When Medieval Inquistion (of the non-Spanish variety) rode into a town beset with heresy, everybody got 30 days to confess without punishment. This was known as the “Term of Grace”. Anyone who came in out of the cold during those 30 days and admitted their heresy was considered saved through the mercy of the Church. Anyone who didn’t was suspect.

Witchcraft trials worked the same way. So too did Stalin show trials and Mao’s Cultural Revolution. And so does the endless folderol about “White Privelege”. Here’s John McWhorter, calling the whole parade into question in the Daily Beast:

In a society where racism is treated as morally equivalent to pedophilia, what whites are seeking is the sweet relief of moral absolution. Inside they are pleading, “Please don’t hate me!” And I wouldn’t be surprised if there is an accompanying feeling of purification (redemption, even) that comes with such consultant-given absolution. I can honestly say that I would be engaging in exactly this kind of moral self-flagellation about racism if I were white in today’s America.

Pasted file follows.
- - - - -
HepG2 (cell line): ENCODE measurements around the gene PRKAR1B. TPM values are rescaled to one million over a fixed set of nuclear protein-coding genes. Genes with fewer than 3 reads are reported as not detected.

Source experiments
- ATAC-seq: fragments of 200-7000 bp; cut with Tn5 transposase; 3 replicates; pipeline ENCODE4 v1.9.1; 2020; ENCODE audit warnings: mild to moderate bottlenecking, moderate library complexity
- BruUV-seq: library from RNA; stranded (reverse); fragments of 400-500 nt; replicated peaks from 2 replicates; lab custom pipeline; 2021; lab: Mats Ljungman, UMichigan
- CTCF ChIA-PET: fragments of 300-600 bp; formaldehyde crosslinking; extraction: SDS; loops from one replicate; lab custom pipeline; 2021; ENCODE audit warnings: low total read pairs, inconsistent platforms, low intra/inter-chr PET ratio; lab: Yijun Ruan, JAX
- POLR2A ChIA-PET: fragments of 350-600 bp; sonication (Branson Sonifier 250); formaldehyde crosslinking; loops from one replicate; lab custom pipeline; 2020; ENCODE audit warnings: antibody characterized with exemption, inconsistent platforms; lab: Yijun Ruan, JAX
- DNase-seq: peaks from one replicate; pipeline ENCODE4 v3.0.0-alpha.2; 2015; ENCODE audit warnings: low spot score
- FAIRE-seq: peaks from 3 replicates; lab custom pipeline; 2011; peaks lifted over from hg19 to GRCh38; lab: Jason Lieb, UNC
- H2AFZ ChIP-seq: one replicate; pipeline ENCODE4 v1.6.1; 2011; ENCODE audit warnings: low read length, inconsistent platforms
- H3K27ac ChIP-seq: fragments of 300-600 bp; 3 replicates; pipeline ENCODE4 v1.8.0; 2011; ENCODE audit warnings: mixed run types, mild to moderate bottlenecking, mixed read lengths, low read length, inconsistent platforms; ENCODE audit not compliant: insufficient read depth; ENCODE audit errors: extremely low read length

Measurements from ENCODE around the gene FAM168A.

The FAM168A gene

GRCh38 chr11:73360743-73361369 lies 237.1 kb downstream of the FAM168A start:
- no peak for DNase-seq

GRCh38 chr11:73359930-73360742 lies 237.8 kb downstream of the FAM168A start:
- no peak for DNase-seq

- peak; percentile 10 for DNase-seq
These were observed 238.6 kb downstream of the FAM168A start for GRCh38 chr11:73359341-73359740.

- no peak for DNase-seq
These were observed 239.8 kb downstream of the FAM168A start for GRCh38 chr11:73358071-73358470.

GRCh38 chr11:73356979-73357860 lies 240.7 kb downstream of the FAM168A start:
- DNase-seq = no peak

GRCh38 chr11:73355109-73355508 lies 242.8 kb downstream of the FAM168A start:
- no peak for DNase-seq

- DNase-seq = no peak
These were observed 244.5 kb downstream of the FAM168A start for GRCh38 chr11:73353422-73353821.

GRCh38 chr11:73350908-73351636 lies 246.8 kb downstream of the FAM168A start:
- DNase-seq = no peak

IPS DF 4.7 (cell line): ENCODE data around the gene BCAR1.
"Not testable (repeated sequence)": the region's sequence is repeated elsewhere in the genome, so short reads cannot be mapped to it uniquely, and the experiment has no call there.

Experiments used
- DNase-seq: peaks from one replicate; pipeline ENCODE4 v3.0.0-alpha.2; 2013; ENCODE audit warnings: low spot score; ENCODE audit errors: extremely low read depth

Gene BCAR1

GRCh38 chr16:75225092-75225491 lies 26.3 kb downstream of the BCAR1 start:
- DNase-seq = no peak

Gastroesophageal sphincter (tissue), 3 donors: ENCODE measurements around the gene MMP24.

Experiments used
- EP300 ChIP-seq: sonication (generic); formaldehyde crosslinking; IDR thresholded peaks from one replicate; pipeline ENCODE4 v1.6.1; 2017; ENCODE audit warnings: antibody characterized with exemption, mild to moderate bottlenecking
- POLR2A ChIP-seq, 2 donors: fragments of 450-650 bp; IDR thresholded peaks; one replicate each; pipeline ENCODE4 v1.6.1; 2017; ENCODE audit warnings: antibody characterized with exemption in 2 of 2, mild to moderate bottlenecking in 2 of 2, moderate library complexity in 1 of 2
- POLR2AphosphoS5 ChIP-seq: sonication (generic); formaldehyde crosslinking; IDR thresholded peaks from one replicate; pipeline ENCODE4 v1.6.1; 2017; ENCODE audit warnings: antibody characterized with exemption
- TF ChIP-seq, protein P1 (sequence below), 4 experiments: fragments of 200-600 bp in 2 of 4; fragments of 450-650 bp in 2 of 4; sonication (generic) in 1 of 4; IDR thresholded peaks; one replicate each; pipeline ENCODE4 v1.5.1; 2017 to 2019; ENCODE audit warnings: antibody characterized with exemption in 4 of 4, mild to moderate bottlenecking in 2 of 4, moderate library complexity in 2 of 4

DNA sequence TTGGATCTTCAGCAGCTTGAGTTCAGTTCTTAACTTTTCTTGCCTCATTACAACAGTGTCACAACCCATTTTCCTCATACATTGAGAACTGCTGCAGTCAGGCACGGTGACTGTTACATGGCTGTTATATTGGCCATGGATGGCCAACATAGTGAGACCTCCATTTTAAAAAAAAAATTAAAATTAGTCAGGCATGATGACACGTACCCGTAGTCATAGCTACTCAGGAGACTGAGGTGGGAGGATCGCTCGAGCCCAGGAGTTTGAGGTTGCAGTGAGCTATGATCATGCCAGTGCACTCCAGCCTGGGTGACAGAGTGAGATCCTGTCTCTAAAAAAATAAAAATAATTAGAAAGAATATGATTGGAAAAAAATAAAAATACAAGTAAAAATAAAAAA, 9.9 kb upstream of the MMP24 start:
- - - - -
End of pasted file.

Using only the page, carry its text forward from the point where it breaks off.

However, not being white, I can’t help but see it from a different perspective.

The question he goes on to ask, “cui bono?” And the answer is, “Not blacks.”

When your people have been enslaved for centuries followed by another century of lynching, Jim Crow, and worse, the racial ego suffers. A suffering ego is ripe for using the status of the Noble Victim as a crutch; you gain a sense of worth in being a survivor of the evil one’s depredations. The Noble Victim is in control—of the conversation, as it were, of the parameters of moral judgment.

The Noble Victim, most certainly, matters. He is, in a sense, whole. But meanwhile, no one gets a job; no one gets fed; little tangible progress is actually made. The Struggle, as it used to be called, sits on hold.